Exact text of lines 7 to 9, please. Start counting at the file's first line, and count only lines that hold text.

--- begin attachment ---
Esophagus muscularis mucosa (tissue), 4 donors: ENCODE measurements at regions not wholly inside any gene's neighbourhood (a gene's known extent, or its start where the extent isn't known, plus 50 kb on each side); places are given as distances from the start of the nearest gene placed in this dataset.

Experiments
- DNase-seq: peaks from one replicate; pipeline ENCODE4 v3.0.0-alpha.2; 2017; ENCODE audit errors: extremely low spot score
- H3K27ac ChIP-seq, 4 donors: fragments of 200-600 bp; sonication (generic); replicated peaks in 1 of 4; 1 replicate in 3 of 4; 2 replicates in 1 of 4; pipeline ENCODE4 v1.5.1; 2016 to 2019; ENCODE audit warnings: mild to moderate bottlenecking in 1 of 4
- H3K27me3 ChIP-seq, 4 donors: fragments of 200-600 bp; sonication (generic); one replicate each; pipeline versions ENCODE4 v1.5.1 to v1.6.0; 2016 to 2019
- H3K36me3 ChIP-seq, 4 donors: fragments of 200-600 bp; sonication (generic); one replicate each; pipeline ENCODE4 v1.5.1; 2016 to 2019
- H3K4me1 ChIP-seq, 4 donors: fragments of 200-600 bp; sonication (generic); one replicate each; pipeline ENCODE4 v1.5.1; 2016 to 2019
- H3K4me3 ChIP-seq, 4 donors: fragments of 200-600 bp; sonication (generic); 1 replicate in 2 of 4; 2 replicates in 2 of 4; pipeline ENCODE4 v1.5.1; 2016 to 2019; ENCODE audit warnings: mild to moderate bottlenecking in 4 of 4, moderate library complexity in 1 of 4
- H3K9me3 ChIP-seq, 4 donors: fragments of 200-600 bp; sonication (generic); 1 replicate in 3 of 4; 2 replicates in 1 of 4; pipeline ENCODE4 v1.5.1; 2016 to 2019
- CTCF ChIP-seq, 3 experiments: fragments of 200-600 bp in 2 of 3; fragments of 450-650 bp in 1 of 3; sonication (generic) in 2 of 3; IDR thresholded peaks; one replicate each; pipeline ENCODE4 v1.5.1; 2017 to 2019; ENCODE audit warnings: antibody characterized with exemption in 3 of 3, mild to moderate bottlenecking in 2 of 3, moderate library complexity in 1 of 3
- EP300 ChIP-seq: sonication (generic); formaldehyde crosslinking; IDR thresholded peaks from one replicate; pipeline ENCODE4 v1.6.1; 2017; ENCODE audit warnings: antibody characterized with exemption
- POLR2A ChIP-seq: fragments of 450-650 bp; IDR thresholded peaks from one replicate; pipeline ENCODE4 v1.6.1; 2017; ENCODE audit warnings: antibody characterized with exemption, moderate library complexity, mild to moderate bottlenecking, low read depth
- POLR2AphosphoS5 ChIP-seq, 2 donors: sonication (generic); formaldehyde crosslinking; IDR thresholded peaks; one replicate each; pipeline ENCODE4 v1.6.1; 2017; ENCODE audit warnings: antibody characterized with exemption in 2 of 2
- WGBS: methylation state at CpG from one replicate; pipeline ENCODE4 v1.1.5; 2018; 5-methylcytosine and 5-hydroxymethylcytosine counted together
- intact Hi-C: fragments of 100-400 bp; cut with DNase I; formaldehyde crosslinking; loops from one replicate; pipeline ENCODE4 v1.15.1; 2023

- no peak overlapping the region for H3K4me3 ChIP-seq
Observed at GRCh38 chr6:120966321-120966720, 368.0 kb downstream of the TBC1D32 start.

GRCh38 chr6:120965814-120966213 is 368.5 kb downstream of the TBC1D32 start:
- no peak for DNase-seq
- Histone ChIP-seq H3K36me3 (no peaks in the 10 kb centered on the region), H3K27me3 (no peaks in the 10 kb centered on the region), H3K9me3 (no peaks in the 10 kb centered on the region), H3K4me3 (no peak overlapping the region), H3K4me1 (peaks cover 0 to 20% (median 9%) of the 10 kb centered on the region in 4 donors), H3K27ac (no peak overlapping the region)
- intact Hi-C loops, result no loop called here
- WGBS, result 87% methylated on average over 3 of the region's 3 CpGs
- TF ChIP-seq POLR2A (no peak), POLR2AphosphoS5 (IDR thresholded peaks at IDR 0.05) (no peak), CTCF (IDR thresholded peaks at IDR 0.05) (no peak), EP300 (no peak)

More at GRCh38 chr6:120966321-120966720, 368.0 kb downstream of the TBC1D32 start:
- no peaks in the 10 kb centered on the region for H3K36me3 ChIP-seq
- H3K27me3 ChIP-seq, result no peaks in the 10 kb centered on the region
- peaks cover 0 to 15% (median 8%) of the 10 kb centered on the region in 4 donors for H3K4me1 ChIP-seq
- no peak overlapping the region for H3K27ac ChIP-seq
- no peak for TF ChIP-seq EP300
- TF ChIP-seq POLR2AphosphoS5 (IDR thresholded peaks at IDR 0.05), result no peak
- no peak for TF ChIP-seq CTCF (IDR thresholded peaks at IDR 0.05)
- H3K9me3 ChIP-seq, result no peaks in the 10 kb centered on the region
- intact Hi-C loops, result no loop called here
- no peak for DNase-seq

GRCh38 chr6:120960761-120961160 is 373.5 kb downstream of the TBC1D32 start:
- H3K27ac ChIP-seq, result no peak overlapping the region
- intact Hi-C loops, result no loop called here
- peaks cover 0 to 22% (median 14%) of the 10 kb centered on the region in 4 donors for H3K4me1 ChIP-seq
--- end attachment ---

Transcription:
- H3K4me1 ChIP-seq, 4 donors: fragments of 200-600 bp; sonication (generic); one replicate each; pipeline ENCODE4 v1.5.1; 2016 to 2019
- H3K4me3 ChIP-seq, 4 donors: fragments of 200-600 bp; sonication (generic); 1 replicate in 2 of 4; 2 replicates in 2 of 4; pipeline ENCODE4 v1.5.1; 2016 to 2019; ENCODE audit warnings: mild to moderate bottlenecking in 4 of 4, moderate library complexity in 1 of 4
- H3K9me3 ChIP-seq, 4 donors: fragments of 200-600 bp; sonication (generic); 1 replicate in 3 of 4; 2 replicates in 1 of 4; pipeline ENCODE4 v1.5.1; 2016 to 2019